Ewu Workers Call For New Leadership Non-Faculty Union Members Protest Severance Bonuses
Non-faculty union employees at Eastern Washington University have over-whelmingly voted “no confidence” in the current administration, prompting a demand to Gov. Gary Locke to “replace the decision-makers.”
In a July 7 letter to Locke, Local 931 of the Washington Federation of State Employees asked the Democratic governor to eliminate bonuses promised to outgoing President Mark Drummond and Provost James Hoffman and not to reappoint Spokane Mayor Jack Geraghty and two other members to the seven-person board of trustees.
“At a time that the institution is pleading low funding, they’re coming up with $200,000 for administrators who have resigned, which would cover a lot of salaries for staff who are staying to take care of the students,” Local 931 spokeswoman Kathy Fleming said Tuesday.
“The administration is not giving full consideration to student needs,” she said.
The union discontent has been fueled by declining enrollment and state budget cuts, forcing Eastern to trim about $2 million from its 1997-98 academic year budget.
The shortfall has resulted in a proposed layoff of at least three teachers and 13 staff. Another 23 vacant faculty posts would not be filled.
However, Local 931 said the number of affected staff positions would be higher. The union said administrators want to eliminate or reduce the hours of at least 34 staff positions.
University trustee Mike Ormsby said the board is attempting to make the cuts as painless as possible.
“We’re not going to come up with solution that will make everybody happy,” he said. “In fact, everybody will be unhappy when you start cutting jobs.”
Geraghty said Tuesday he wasn’t planning to seek reappointment to the EWU board anyway when his term expires in September. He’s been on the board for 12 years.
Julian Torres Jr. of Toppenish, Wash., and Al Brisbois of Renton, Wash., are the other board members that the union has asked not be reappointed.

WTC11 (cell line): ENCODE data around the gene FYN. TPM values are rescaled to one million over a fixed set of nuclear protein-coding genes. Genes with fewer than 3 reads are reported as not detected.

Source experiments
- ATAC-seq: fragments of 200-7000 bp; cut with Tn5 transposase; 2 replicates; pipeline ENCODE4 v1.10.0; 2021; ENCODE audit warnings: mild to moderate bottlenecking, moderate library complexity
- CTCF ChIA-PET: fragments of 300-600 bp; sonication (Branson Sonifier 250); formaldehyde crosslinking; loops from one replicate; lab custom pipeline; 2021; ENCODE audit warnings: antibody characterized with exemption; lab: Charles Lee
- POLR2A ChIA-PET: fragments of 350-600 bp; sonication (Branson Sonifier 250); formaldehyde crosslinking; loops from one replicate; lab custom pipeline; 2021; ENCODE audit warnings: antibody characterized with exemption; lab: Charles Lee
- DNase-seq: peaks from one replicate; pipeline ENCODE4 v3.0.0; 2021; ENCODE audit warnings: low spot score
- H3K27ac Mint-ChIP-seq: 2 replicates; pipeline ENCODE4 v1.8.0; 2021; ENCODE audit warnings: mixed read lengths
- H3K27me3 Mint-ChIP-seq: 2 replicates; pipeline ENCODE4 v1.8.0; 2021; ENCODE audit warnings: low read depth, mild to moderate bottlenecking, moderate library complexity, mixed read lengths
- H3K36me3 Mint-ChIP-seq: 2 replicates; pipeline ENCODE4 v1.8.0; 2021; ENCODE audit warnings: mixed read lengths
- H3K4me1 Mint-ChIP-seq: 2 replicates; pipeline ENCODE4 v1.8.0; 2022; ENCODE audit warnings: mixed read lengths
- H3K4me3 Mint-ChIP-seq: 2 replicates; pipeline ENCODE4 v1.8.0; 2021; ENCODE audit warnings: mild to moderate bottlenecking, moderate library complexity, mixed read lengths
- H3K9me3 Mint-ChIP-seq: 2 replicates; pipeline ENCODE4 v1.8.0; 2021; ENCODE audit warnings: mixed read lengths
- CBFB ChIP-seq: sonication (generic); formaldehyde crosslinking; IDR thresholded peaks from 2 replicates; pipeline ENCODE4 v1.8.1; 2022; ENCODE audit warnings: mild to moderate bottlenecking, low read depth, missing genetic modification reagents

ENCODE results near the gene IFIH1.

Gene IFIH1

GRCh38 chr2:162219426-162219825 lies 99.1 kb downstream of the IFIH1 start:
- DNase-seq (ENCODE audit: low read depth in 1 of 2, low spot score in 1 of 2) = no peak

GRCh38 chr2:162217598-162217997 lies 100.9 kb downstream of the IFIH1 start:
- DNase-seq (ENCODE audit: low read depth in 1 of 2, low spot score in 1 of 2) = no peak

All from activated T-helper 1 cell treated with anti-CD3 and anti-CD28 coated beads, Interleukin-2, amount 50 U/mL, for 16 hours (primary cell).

By a vote of 216-14, union members expressed “no confidence” in the administration. A campus rally to publicize their dissatisfaction is scheduled for noon on July 23.
The 416 employees represented by Local 931 are the classified staff who handle clerical duties, maintain the grounds and provide student services.
Drummond announced his resignation June 24, the same day the union mailed ballots to members. Ballots were counted last Thursday.
The board agreed to continue Drummond’s $110,000 salary for two years after he leaves in June 1998, said university spokeswoman Stefanie Pettit. He also will collect $140,000 in deferred compensation negotiated in previous years.
He is expected to take a two-year leave and then return to the school as a faculty member.
Hoffman will leave at the same time, drawing his $108,000 annual salary for another 18 months to cash in several hundred hours of leave time, Pettit said. He will return as a professor of geology in 2000.
In addition to calling on Locke’s support, the union has asked the Washington State Labor Council to sanction the university by placing it on an “unfair to labor” list, the highest public censure organized labor can invoke.
Unionized companies and workers often avoid doing business with institutions sanctioned by the labor council, Fleming said.